Randal Hayes, Indianapolis, leaves no doubt as to his decision by giving a crisp, clear and decisive signal. (Photo Credit: Jim White)

Luck has been defined as what happens when preparedness meets opportunity, and opportunity is there all the time. Question: When opportunity comes, will you be prepared?

Educator and author J.B. Matthews wrote, “Unless a man has trained himself for his chance, the chance will only make him look ridiculous.” How much time are you spending on your own self-improvement as an official? When it comes time for the last play of the big game, will you be ready for that defining moment?

Set a single goal and work on it until it is 100 percent complete

Here’s a simple formula for making your own luck: Set a single goal, go to work on it until it is 100 percent complete. Repeat. Here are some ways to do just that.

Try the 30-minutes-a-day routine. Take out a blank sheet of paper and write your present, primary goal at the top of the page. Then, spend some time jotting down ideas you can use for improving your lot in officiating. For example, if your goal is to work the finals of your sport for your particular league or level, write down some ideas on how you can make that happen.

That is an extremely effective way to jump-start your career, especially if it has gotten stagnant or banal. Do that for 30 minutes a day (or an hour if you can), five days a week. If you do that for one year, you will have spent 130 hours thinking of ways to improve your officiating and your life.

Your goal has yet to be fulfilled. Your job is to bridge the gap between where you now are and the point you wish to reach. By spending time thinking, you’re exercising your mind. Like physical exercise to build muscles, your mind begins to develop and expand by mental exertion. Take full advantage of that power, because your mind is waiting for you to discover those hidden gems lurking all about you.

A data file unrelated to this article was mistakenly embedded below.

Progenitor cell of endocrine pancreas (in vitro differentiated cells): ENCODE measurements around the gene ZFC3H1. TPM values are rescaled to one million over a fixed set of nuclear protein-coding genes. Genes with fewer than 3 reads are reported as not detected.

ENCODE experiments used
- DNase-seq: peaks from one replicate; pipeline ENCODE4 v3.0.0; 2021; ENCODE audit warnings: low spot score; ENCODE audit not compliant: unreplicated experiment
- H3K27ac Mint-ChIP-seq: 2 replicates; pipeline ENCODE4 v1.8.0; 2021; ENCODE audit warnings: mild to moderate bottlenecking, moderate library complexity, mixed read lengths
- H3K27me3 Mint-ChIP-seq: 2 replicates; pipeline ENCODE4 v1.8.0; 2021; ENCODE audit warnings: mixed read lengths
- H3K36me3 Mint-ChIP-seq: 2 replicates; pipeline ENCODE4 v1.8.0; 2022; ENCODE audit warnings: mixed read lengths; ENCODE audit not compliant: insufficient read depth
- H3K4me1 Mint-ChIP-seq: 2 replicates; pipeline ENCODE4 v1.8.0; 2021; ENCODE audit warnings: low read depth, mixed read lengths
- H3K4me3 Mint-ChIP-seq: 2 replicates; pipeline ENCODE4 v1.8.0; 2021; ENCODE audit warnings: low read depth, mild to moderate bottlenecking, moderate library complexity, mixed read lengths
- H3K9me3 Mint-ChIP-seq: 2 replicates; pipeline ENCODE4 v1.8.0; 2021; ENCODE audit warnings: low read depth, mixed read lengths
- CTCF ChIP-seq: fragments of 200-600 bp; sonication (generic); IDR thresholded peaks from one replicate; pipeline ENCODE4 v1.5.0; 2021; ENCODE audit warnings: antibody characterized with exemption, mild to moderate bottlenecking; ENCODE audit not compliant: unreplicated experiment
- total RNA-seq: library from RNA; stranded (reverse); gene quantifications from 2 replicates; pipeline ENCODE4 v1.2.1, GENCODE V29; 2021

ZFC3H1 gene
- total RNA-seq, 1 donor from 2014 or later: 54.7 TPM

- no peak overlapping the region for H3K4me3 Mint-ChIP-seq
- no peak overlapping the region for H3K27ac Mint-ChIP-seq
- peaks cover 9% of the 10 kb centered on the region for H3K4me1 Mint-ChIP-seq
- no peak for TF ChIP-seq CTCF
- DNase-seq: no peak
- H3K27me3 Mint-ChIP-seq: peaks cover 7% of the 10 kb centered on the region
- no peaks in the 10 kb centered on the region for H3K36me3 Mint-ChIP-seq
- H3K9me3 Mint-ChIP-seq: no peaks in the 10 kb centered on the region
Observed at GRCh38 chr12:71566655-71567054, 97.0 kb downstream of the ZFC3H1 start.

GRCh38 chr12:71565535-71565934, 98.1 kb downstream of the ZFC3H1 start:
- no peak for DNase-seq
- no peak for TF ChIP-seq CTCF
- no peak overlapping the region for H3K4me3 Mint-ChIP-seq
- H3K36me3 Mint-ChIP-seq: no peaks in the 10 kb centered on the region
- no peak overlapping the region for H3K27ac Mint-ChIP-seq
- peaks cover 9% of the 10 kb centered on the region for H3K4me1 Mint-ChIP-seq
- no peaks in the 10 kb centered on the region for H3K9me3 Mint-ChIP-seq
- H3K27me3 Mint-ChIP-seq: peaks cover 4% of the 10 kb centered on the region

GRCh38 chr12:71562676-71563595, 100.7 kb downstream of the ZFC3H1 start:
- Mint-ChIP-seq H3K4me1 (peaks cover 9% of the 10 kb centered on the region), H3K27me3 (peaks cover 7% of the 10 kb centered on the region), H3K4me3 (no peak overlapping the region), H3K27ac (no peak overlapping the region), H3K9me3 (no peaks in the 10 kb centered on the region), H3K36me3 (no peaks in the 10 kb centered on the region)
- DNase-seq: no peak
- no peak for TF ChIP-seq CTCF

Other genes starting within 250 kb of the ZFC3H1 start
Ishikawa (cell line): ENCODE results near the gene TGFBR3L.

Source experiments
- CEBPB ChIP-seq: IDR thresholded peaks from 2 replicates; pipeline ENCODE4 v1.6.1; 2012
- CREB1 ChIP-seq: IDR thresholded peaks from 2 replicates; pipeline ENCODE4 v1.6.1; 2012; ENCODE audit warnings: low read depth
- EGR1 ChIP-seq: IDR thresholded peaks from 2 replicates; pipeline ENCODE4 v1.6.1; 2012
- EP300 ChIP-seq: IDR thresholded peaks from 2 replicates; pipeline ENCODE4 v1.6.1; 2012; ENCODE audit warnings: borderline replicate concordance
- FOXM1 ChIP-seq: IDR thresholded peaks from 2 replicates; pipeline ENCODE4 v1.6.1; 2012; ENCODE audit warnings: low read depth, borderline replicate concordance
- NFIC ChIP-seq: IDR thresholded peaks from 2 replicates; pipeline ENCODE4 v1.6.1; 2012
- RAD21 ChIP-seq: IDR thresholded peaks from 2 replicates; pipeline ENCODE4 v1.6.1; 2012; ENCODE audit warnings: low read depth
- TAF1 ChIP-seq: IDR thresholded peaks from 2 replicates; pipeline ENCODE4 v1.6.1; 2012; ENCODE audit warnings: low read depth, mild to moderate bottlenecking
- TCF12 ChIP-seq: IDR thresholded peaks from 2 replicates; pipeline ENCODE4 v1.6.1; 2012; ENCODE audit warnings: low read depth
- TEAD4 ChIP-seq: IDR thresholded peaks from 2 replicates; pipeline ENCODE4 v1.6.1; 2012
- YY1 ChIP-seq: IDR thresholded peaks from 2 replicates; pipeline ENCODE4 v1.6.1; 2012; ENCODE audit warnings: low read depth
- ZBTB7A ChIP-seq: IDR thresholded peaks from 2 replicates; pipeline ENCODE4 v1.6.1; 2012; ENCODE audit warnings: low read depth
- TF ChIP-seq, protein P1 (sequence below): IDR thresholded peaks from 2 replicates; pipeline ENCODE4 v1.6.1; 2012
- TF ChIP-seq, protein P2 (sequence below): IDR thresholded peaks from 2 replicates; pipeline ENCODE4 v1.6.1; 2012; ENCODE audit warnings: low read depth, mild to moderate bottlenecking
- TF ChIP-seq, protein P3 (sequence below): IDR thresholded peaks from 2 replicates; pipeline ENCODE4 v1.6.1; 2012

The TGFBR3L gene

The weakest key skill method.

No matter what you do, there’s always something to work on and improve. What is that one thing for you? In your officiating, what is the one key skill you could develop that can help you become a more effective official?

It could be the simplest, most mundane thing: holding your shoulders back, looking up, communicating more. It may be more concentration and focus, physical conditioning or better health or eating habits. Take an objective look at where you now stand as an official. Identify your weakest skills, and pick your weakest key skill. Then set a goal to become better at that one skill until you’ve mastered it.

Now, that sounds elementary, but it is actually one of the most effective ways of improving your officiating. By eliminating one of your weakest skills, you move closer and closer to improving on all your other skills. Sure enough, once you begin working on your communication skills, your awareness improves, your concentration increases and your confidence soars. Every improvement works on all of your other gifts as well.

Once you’ve mastered that one skill and feel like you’ve got the hang of it, ask yourself, “Now, what one skill would help me the most in my officiating?” And once again, set it as a goal and set out to work on it. If you follow the process of improving on your weakest key skill, you will be absolutely amazed at what happens. Partners begin to compliment you on your calls. Your supervisors will be impressed by the job you’re doing on the field or court. By becoming better at just one thing at a time, you will begin making your own luck.

The pregame and postgame review technique.

Before you hop into a contest, ask yourself what one thing you can go to work on that day. Once you come up with that answer, make it a point to focus single-mindedly on that skill all game long.

Once the game is over, ask yourself, “What did I do well today?  What would I have done differently if I had to do that game all over again?” Your answers to the first question become your strengths, and answers to the second question become items to work on. You could always ask those questions to your supervisor, evaluator or even your partners if you have trouble coming up with some answers. Pick one weakness to work on next game. Your strengths are simply things you have already mastered. You may even be surprised to find that you did something well that you weren’t particularly good at before. Great job.

Finally, if you accomplish something you’ve worked really hard for, celebrate. The very best way to get even hungrier for your next big assignment or task is to reward yourself for the discipline you put forth in achieving your goals. Remember that the harder you work on what you want, the harder it will work on you. Start creating your own luck today.

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